Fire Emblem Warriors

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Fire Emblem Warriors
Fire Emblem Warriors.jpg
Icon artwork featuring several characters from the game
Director(s)Hiroya Usuda
Producer(s)Yosuke Hayashi
Designer(s)Makoto Ishizuka
Artist(s)Yuta Matsunaga
  • Yuki Ikeno
  • Ryohei Hayashi
  • Mari Okamoto
  • Masahiro Kato
  • Yosuke Kinoshita
  • Kosuke Mizukami
  • Shinichiro Nakamura
  • JP: September 28, 2017
  • WW: October 20, 2017
Genre(s)Hack and slash, role-playing

Fire Emblem Warriors[a] is a hack and slash role-playing video game developed by Omega Force and Team Ninja, and published by Koei Tecmo in Japan and Nintendo internationally for the Nintendo Switch and New Nintendo 3DS. The game was released in Japan in September 2017, and worldwide the following month. The game is a collaboration between Koei Tecmo's Dynasty Warriors franchise and Nintendo/Intelligent Systems' Fire Emblem series.

The game received generally positive reviews, with critics praising the combination of Fire Emblem and Dynasty Warriors gameplay and drawing favorable comparisons to Hyrule Warriors, released in 2014 for the Wii U.


Fire Emblem Warriors is a hack-and-slash action role-playing game similar to the Dynasty Warriors series in which players take the role of Rowan and Lianna, and characters from several Fire Emblem games. Games represented in Warriors include Fire Emblem: Shadow Dragon and the Blade of Light (in its remake counterpart), Fire Emblem Gaiden, Fire Emblem: The Blazing Blade, Fire Emblem Awakening, and Fire Emblem Fates. The player defeats enemies with any character, accomplishing specific goals to beat maps. In addition to hack-and-slash combat, the game includes the ability to give tactical commands to units and the Weapons Triangle, which originated from the Fire Emblem series.

Weapons in the game include axes, lances, swords, bows, tomes, and dragonstones. When characters assist, heal, or fight alongside each other in battle, their bond strengthens. Like in Fire Emblem games, if two characters' bond increases enough, a support conversation will be unlocked. The game will also utilize all existing and future Fire Emblem Amiibo figurines, which give weapons related to the character represented by the Amiibo that is used.[1]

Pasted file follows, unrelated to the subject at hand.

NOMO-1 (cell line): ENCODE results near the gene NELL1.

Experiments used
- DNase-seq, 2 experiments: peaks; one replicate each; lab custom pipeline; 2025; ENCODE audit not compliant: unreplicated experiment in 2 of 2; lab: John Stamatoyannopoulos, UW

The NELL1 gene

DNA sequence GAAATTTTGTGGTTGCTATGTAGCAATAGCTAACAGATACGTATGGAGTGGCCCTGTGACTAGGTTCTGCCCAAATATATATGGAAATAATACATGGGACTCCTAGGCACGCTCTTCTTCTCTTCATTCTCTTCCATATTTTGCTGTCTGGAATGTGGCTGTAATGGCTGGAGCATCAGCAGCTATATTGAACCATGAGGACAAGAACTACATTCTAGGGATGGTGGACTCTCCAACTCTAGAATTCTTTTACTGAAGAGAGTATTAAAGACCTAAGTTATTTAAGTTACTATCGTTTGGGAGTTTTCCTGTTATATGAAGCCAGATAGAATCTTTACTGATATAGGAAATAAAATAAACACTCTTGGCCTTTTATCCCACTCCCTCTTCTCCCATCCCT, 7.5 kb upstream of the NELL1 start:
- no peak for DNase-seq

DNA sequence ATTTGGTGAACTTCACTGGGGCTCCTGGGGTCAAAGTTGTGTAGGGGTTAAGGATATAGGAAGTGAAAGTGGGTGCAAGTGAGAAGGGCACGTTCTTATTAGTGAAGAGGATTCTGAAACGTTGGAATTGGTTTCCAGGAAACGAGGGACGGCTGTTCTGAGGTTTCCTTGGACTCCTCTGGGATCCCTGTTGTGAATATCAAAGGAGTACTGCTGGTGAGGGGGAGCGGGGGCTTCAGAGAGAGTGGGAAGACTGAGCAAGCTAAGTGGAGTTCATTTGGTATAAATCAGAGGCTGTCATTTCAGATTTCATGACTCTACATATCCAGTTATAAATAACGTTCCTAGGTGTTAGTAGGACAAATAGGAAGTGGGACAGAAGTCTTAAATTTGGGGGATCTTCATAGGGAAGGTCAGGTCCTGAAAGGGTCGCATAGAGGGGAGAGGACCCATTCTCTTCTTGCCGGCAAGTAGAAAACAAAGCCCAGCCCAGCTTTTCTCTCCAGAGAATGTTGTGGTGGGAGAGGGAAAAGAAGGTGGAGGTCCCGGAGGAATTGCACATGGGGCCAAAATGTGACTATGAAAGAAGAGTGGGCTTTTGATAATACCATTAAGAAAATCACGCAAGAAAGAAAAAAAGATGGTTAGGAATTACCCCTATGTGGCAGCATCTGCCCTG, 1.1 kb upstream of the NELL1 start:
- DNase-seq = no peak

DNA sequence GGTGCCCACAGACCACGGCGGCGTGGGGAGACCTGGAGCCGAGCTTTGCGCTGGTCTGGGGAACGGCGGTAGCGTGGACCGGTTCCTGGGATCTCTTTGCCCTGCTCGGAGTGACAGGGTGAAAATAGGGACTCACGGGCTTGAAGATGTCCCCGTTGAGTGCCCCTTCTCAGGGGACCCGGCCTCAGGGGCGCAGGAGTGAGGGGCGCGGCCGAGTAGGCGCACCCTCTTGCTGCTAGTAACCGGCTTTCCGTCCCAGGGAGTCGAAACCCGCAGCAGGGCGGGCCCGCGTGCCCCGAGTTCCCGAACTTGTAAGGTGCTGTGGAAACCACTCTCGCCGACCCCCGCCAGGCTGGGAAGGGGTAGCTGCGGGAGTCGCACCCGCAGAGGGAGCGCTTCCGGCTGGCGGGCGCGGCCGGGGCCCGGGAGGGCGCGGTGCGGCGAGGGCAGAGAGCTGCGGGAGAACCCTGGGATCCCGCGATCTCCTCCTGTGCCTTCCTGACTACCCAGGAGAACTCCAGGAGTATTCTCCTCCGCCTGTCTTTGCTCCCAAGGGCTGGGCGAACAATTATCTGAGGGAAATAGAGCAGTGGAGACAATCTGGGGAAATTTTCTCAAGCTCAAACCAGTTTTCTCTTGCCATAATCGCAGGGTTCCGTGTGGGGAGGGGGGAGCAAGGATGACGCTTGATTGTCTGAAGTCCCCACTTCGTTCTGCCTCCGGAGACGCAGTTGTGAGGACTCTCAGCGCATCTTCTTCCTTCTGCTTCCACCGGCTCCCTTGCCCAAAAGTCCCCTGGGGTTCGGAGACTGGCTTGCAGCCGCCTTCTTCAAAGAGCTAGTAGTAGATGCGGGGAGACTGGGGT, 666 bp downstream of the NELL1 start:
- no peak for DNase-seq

While the royal twins of Aytolis Rowan and Lianna spar with their friend Prince Darios of Gristonne, the kingdom is suddenly attacked by monsters. The three are separated from Aytolis's Queen Yelena during the attack, who gives them the Shield of Flames before being captured. The group learns that Darios' father Oskar is seeking to revive the evil dragon Velezark, and that they must power up the Shield of Flames with Gleamstones created from the power of heroes from other worlds to prevent Velezark's resurrection.

Rowan and Lianna travel across Aytolis, rallying support from heroes from Ylisse, Hoshido, Nohr, and Altea. During an attack on a Gristonne fortress, Velezark successfully possesses Darios, who steals the Shield of Flames. Rowan and Lianna pursue him to Gristonne, where they discover Yelena has been captured to be used as a sacrifice to revive Velezark. Rowan and Lianna successfully rescue Yelena, leading to Darios sacrificing Oskar to complete the ritual to revive Velezark. Now freed from the possession, Darios returns the Shield of Flames to the group before falling to his death. Rowan and Lianna then battle Velezark's forces and finally slay him. With Velezark slain, the other heroes return to their home worlds and Yelena crowns the twins as rulers of Aytolis.

Development and release[edit]

Promotion at Gamescom 2017

Fire Emblem Warriors was developed by the same team as Hyrule Warriors, a collaboration between the Dynasty Warriors series and The Legend of Zelda.[2] The game was co-developed by Koei Tecmo studios Omega Force and Team Ninja and Fire Emblem developers Intelligent Systems.[2][3] Koei Tecmo first proposed the project to Nintendo, who were more than willing to collaborate, making the game a title for their in-development Nintendo Switch home console.[3] The idea of the game came during the development of Hyrule Warriors Legends, as the touchscreen controls bore similarities to those of the Fire Emblem series.[1]